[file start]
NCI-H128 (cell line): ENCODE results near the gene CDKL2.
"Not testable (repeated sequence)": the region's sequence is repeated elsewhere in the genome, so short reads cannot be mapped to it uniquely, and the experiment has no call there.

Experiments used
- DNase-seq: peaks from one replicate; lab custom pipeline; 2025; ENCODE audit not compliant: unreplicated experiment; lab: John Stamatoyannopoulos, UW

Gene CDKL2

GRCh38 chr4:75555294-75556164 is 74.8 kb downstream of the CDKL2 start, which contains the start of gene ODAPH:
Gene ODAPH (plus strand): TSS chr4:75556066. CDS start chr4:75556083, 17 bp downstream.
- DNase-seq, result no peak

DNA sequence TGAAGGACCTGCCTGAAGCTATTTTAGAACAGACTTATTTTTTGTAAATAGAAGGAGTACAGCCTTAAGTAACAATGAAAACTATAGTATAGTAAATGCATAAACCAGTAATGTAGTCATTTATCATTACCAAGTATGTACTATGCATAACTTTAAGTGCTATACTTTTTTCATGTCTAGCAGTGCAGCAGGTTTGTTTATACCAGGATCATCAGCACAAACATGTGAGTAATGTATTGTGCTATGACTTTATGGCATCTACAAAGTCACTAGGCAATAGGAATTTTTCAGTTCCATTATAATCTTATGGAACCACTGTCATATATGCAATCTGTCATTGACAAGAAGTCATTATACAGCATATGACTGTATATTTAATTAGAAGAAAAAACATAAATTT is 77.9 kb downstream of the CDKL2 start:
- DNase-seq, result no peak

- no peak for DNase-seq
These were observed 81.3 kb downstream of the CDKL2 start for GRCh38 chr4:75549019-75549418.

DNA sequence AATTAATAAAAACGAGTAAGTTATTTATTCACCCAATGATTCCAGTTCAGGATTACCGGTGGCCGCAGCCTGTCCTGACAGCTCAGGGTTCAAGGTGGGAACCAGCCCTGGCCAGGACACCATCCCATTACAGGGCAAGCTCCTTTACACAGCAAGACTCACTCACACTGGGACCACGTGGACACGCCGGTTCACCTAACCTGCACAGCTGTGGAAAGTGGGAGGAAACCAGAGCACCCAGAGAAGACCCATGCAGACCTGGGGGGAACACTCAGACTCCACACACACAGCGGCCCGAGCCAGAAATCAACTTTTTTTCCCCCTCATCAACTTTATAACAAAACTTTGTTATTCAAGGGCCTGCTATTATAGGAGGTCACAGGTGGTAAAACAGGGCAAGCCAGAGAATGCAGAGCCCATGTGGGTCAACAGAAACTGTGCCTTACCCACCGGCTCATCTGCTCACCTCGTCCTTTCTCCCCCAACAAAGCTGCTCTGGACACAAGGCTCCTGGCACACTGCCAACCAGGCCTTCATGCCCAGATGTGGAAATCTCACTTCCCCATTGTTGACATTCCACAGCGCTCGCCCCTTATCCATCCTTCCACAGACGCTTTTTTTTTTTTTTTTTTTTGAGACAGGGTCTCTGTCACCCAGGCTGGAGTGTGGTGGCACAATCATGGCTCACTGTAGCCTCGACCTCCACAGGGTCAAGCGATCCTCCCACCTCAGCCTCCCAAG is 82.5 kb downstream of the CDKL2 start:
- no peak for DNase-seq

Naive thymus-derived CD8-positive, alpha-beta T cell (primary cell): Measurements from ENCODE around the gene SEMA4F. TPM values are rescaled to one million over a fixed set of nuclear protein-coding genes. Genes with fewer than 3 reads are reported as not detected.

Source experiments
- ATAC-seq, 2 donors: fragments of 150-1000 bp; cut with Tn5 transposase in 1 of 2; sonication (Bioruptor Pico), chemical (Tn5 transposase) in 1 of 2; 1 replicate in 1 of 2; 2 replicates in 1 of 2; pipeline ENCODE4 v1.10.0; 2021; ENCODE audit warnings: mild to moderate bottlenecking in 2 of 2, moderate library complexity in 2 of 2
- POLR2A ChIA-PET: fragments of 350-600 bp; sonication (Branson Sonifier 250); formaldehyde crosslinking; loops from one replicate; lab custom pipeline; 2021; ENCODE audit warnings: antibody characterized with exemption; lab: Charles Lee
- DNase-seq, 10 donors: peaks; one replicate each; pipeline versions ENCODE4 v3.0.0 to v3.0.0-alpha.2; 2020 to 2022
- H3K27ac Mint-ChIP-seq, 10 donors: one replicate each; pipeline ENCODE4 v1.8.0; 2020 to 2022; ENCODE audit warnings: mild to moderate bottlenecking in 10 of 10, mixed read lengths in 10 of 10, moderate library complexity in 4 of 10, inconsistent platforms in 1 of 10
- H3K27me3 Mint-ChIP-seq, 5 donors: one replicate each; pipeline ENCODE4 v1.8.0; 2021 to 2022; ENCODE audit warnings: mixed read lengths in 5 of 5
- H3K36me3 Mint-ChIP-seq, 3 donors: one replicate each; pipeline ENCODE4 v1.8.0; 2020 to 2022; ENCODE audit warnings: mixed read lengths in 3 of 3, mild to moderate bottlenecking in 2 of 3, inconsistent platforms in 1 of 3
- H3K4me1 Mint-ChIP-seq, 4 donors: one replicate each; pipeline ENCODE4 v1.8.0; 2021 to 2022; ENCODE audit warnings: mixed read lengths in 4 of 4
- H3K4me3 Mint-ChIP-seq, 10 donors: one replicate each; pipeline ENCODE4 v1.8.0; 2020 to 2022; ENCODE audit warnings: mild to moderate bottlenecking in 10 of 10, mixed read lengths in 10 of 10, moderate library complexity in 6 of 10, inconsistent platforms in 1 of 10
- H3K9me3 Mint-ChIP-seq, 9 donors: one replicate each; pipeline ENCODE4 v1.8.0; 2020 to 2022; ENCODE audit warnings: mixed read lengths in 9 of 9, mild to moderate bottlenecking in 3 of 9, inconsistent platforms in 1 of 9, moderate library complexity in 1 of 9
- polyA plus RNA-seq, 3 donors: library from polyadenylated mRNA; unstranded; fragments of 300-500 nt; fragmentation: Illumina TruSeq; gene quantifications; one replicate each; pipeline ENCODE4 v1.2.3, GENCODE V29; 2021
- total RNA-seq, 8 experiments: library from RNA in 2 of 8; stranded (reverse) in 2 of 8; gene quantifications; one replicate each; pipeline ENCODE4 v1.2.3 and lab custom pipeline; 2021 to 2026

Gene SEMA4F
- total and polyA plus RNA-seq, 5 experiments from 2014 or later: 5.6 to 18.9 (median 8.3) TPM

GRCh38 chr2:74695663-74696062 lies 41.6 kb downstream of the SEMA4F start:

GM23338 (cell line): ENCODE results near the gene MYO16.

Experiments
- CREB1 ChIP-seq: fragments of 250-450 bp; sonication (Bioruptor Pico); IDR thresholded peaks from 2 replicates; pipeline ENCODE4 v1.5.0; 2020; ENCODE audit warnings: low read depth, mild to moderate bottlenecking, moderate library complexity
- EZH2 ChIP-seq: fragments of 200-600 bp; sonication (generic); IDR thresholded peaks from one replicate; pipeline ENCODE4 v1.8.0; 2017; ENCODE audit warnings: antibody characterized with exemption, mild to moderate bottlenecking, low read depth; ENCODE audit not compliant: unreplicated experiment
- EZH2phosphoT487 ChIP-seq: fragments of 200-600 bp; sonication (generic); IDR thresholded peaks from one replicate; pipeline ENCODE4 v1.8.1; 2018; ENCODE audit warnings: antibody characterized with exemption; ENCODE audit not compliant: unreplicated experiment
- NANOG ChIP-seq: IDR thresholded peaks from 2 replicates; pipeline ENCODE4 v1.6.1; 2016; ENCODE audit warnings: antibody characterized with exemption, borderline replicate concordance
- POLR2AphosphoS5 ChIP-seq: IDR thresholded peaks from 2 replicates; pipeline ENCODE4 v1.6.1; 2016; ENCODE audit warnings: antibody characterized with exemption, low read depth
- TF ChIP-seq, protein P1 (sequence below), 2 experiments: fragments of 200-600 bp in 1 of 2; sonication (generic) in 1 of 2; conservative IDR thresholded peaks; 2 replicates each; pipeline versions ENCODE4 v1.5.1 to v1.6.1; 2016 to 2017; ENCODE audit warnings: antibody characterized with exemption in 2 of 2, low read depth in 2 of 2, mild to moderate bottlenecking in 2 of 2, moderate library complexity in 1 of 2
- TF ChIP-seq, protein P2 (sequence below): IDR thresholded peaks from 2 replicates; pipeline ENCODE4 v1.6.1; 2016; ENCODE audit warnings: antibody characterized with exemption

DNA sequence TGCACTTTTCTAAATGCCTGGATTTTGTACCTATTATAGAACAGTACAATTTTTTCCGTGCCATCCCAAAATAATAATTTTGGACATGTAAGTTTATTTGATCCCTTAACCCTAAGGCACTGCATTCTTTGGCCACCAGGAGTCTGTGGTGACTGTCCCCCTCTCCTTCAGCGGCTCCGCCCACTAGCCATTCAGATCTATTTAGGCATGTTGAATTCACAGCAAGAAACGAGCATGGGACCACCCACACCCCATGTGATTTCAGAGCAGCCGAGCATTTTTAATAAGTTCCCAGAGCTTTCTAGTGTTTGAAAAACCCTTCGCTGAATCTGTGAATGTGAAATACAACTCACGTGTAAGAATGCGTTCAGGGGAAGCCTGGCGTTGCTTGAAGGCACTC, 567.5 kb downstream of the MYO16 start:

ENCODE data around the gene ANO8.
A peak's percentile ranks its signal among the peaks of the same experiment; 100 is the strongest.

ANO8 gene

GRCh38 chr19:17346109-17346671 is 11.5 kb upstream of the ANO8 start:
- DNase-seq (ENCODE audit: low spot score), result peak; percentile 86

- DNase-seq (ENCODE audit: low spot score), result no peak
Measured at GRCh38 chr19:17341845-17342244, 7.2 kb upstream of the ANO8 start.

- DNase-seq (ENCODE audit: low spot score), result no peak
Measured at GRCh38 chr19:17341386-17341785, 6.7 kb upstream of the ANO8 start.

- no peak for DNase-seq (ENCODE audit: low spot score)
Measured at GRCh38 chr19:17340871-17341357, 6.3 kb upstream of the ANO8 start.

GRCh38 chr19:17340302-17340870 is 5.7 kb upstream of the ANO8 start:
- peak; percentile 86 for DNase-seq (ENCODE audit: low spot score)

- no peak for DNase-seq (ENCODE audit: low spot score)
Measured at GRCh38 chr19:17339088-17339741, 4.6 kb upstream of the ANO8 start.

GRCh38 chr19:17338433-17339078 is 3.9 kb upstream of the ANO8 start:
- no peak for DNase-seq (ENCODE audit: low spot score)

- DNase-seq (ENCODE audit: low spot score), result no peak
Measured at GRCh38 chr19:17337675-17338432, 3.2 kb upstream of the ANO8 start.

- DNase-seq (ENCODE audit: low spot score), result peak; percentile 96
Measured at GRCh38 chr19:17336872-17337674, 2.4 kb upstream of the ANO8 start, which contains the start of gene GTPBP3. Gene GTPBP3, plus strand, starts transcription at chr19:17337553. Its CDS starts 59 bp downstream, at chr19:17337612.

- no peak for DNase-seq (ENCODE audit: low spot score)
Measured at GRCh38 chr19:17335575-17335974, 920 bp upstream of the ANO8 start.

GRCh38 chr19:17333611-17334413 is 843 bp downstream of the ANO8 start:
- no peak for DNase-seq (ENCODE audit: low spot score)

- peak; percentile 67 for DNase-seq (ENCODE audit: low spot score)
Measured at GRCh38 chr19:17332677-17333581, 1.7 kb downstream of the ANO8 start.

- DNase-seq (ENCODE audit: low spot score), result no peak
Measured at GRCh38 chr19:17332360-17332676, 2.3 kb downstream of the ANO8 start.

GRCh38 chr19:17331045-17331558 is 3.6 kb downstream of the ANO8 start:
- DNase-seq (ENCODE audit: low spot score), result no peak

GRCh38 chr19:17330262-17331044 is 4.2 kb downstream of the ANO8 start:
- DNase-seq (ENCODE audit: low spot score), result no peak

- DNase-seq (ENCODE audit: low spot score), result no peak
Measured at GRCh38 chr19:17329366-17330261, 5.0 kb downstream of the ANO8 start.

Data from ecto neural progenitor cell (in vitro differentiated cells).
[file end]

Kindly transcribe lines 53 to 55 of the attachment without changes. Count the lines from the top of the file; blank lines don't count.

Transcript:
- peak; percentile 86 for DNase-seq (ENCODE audit: low spot score)

- no peak for DNase-seq (ENCODE audit: low spot score)
Measured at GRCh38 chr19:17339088-17339741, 4.6 kb upstream of the ANO8 start.